Wozniak, Dotcom slam U.S. piracy case
Apple cofounder Steve Wozniak, right, and Kim Dotcom, founder of file-sharing site Megaupload, in Auckland, New Zealand.
WELLINGTON, New Zealand — Apple cofounder Steve Wozniak says the U.S. piracy case against Kim Dotcom is "hokey" and a threat to Internet innovation.
Wozniak and Dotcom spoke out against the federal case in separate interviews with The Associated Press Wednesday. Dotcom, the flamboyant founder of file-sharing site Megaupload, is accused by federal authorities of facilitating Internet piracy on a massive scale. Charged with racketeering and money laundering, he's fighting U.S. attempts to extradite him from New Zealand.
Wozniak said he was visiting New Zealand last month to give a speech when he learned Dotcom couldn't come to see him because he was under house arrest. So Wozniak said he visited Dotcom and the two have kept in touch by email since.
"It's just kind of ridiculous what they did to his life," Wozniak said in a telephone interview. "An awful lot of Kiwis support him. The U.S. government is on thin ground."
Wozniak said plenty of people used Megaupload for legitimate purposes before federal authorities shut it down in January and filed criminal charges against seven of its officers, including Dotcom. In a dramatic raid the same month, New Zealand police swooped down in helicopters onto the grounds of Dotcom's mansion and cut their way into a safe room where they found him hiding. He was jailed for a month before a judge decided he could be monitored from his home.
Wozniak likened the Megaupload site to a highway and those who shared pirated movies and songs to speeding motorists.
"You don't just shut down the whole street because somebody is speeding," he said.
U.S. authorities allege in their indictment that Dotcom and Megaupload deliberately thwarted attempts to remove pirated material from the site by removing individual links but not the pirated content. Prosecutors claim the "mega conspiracy" netted Dotcom and others $175 million in illicit advertising revenue and download fees.
In an email interview, Dotcom said the charges are bogus.
"The more people learn about this case the more they realize that this type of copyright disagreement between Hollywood and new cloud storage technology is a political debate, not something that belongs in the criminal court and certainly not something to justify breaking down the door to my house," he said.
Dotcom said Megaupload had been applauded for its content removal policies. But he also acknowledged the site could host pirated files.
"What people uploaded and downloaded in their storage areas was up to them. One person's licensed music MP3 file is potentially another person's infringing file," he wrote.
Wozniak said he believes that people should pay for content. But he also believes in keeping the Internet open to encourage innovation. He said trying to shut down sites like Megaupload is futile.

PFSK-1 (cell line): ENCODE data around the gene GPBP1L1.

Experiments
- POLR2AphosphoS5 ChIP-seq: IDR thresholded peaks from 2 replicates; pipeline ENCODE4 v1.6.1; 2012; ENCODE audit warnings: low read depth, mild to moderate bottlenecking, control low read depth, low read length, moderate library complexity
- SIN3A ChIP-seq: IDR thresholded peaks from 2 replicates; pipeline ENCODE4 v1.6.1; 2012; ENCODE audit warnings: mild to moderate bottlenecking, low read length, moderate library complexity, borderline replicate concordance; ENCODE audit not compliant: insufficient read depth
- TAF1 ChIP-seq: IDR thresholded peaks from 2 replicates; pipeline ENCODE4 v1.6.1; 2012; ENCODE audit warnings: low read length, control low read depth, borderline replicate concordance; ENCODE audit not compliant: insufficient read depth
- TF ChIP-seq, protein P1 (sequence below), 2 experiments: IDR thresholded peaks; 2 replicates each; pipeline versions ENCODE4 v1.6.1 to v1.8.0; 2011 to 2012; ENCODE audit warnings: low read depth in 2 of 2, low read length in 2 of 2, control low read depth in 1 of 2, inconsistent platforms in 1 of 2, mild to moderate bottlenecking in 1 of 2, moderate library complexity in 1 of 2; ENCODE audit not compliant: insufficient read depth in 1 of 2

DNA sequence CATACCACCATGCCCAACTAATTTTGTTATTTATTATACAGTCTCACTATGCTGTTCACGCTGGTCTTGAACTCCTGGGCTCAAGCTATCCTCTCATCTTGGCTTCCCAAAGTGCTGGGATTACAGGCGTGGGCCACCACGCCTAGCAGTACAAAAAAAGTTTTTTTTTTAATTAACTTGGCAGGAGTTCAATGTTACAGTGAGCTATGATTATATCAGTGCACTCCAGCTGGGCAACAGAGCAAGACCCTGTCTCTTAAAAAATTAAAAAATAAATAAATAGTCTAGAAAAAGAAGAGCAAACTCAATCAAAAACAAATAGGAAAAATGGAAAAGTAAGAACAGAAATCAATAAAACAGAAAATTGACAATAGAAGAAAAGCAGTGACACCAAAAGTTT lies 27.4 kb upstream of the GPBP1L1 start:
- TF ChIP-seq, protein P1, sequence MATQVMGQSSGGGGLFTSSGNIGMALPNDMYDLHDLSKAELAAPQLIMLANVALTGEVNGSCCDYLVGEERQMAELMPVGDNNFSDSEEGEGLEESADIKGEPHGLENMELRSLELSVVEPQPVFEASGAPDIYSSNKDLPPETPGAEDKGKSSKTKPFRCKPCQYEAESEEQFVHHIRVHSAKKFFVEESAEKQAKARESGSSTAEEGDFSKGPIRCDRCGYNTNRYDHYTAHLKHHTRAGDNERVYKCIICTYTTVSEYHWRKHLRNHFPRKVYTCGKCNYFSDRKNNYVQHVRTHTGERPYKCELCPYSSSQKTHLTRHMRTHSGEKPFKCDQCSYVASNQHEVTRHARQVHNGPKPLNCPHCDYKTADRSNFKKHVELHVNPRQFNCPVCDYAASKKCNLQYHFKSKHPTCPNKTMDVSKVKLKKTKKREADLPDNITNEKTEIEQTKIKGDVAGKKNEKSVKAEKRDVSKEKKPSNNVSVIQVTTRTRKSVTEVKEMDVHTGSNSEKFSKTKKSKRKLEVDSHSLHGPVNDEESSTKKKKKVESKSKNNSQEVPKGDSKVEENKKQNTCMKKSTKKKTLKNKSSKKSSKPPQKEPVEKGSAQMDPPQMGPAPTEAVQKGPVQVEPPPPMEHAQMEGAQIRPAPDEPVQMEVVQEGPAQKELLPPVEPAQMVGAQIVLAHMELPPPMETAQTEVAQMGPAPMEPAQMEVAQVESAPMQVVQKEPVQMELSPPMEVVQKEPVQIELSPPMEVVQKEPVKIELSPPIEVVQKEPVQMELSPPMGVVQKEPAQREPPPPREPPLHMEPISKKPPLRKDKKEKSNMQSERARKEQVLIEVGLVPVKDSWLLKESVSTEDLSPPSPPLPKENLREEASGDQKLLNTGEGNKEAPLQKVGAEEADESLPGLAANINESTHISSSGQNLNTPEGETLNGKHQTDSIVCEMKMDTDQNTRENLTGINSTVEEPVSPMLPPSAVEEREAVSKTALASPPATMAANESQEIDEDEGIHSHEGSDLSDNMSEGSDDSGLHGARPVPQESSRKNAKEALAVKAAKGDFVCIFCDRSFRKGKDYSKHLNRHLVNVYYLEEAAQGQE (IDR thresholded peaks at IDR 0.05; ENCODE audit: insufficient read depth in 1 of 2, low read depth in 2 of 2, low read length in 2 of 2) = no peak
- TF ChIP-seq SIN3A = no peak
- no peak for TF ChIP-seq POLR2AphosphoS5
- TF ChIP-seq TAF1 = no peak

"If you've got a huge steamroller coming, instead of trying to stop it, you should get out of the way," he said.
Wozniak, a founding member of the nonprofit Electronic Frontier Foundation which has sought to return frozen Megaupload files to users, said authorities need to release some of Dotcom's frozen financial assets so he can pay his mounting legal fees.
Born Kim Schmitz in Germany, Dotcom, who changed his name in 2005, has been in trouble before. He was convicted in 1998 in Germany of computer fraud and dealing in stolen phone cards. In 2002, he was convicted of manipulating the stock price of an Internet startup. Both times, he was fined but managed to avoid jail time. He also portrayed himself at the time as a super hacker, although German hackers spoken to by the AP say he did little of what he claimed. He moved to New Zealand after gaining residency in 2010.
Asked if he might be being fooled by a clever conman, Wozniak said it "could very well be the case."
"If I hear details that have credibility, I could totally turn against him," Wozniak said. "But I'm not finding it anywhere from what I've heard so far."
Dotcom has portrayed himself as the victim in rare interviews and on his new Twitter account, where he's posted photos of his family. He's also been thumbing his nose at authorities and the case against him. One photo he posted shows him standing in a field, his arms outstretched, with the caption "Flight risk!!!!" Another photo shows a colleague scrubbing bills in a bowl of soapy water: "Money laundering."
The irreverence and anti-authoritarian streak has appealed to many New Zealanders. In the eight days since starting his Twitter account, Dotcom has amassed more than 40,000 followers, rivaling the 51,000 who follow New Zealand's Prime Minister John Key.
Ira Rothken, one of Dotcom's lawyers, said he is pleased with the way New Zealand authorities have relaxed Dotcom's bail rules pending an August extradition hearing by gradually removing the restrictions on his movements and freeing some of his assets so he can pay personal expenses.
Dotcom's lawyers are seeking to have the case against the company — although not the individuals — thrown out on the basis that Hong Kong-based Megaupload had no legal presence in the U.S. They're also seeking the release of millions of dollars to pay for the legal fees.
Dotcom said he's optimistic New Zealand will deny the U.S. extradition request and is hopeful the U.S. will eventually drop the criminal case. Then, he said, he'd be free to focus on launching some new products, including a music service he's named "megabox." For now, he's got a new crowd offering support.
"That's why I love the Internet," he tweeted last week. "From zero to 1000 followers in one day. Let's make history together."
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